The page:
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Pulp mill's closure puts a Russian town in peril

Global crisis has shut down the plant, a step activists, trying to save Lake Baikal from its runoff, long sought.

December 21, 2008|Megan K. Stack

As the global crisis grew and demand for pulp dropped, managers began to warn workers that the mill was no longer turning a profit. After production stopped, the regional government began saying it would drum up investment and create new jobs. Talk spread about luring tourists, or developing a ski resort around the trails carved into the mountains on the edge of town.

Pintayev, who says he is busy trying to secure enough coal to keep residents warm during the winter, is skeptical.

"Given the crisis we have today, these plans are not realistic," he said.

Workers and managers at the mill believe its fate is already decided. If production doesn't start soon, the underground pipes will freeze and crack, rendering the factory infrastructure useless.

A sort of melancholy has settled over the town. Rusted satellite dishes yawn on the roofs of apartment blocks. Playground equipment stands buried in snow. In the market, old-timers in fur hats mutter uncertainly about how the town will survive.

A few hundred workers still toil at the plant. They are maintaining the equipment, or running the power plant that sends heat to the town. When they walk homeward through the early Siberian darkness, the townspeople rush from their homes and press them with questions -- What did you hear today? Is there any news? Tell us.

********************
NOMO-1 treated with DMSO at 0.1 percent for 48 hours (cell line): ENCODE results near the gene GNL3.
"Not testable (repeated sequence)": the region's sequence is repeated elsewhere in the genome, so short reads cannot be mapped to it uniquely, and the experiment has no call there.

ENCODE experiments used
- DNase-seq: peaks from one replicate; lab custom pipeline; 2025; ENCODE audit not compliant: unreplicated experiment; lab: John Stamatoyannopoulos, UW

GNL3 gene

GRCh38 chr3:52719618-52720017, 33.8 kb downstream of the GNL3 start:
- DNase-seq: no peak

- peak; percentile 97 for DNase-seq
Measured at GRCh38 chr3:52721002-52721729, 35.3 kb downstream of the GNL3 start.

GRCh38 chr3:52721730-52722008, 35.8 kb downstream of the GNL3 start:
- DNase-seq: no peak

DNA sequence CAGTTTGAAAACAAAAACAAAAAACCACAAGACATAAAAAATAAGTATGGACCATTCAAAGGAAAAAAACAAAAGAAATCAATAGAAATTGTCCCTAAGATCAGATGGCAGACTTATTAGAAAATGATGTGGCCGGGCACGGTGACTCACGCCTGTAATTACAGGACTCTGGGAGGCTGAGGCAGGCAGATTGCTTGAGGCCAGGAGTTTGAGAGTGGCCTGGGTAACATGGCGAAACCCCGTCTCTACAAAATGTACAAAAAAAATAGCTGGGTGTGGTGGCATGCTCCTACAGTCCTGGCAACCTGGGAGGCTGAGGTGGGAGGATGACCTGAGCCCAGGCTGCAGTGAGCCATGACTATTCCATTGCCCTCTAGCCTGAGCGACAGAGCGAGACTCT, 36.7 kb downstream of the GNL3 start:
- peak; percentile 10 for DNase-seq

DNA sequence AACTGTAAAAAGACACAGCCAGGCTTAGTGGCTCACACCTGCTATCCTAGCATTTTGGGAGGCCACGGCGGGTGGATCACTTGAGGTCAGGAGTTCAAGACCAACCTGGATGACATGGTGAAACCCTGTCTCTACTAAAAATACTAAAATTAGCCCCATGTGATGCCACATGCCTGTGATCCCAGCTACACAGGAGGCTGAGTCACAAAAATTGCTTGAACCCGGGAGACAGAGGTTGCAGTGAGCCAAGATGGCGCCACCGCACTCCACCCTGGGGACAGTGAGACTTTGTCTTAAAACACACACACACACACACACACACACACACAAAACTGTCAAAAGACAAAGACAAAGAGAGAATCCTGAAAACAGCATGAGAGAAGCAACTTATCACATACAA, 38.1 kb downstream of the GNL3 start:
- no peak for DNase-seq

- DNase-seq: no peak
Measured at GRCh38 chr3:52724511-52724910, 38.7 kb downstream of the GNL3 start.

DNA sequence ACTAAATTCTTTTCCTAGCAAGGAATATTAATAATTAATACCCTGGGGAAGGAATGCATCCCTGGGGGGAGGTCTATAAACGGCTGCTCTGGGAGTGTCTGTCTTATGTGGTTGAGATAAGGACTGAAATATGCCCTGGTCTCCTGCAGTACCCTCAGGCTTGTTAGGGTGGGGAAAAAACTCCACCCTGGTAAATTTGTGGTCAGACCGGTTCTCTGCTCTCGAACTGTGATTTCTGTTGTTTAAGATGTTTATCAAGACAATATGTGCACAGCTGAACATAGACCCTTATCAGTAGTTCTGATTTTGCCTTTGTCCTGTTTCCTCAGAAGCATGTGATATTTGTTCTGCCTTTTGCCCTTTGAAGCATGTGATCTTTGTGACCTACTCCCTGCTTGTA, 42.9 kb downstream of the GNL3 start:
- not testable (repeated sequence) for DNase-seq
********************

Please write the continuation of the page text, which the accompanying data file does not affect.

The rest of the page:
"Now they only buy the most necessary things, bread and milk," said grocery clerk Lyubov Stafiyevskaya, passing a gray afternoon behind the cash register of a deserted store. "The men are drinking more because they have nothing else to do."

By 3:30, dusk is coming down, and gaudy streaks of pink, yellow and orange glow over a frozen landscape.

Nervous families spend their days huddled inside. Svetlana Brovkin was born here to a family of factory workers. Her father helped build the paper plant; then stayed on, along with his wife, to work.

In 1988, she met and fell in love with a young man on a visiting construction crew. Soon they were married, and her husband, Alexander Brovkin, had joined her at the plant. "We have been fully happy here," he said wistfully.

Now the couple and their 19-year-old son have been laid off. They disconnected the Internet and cut all long-distance service. Their sitting room is dim because, to save money, they unscrewed all but one bulb from the light fixture.

When they confess to this frugality, Svetlana Brovkin blinks away tears; her husband tightens his jaw and flushes. The first order to stop work, Svetlana says, "sent goose bumps over my skin."

Svetlana shows her root cellar, brimming with jars of pickled vegetables from their small plot of land. At least the family won't starve over the long winter, she points out grimly. If summer comes without work, they will be forced to split up -- her husband and teenage son will look for jobs elsewhere, while she and her younger son stay behind to grow and preserve another summer's worth of crops.

The idea of moving away from Baikalsk frightens her.

"There's no place for us to go," she says. "Nobody's waiting for us. Nobody's expecting us."


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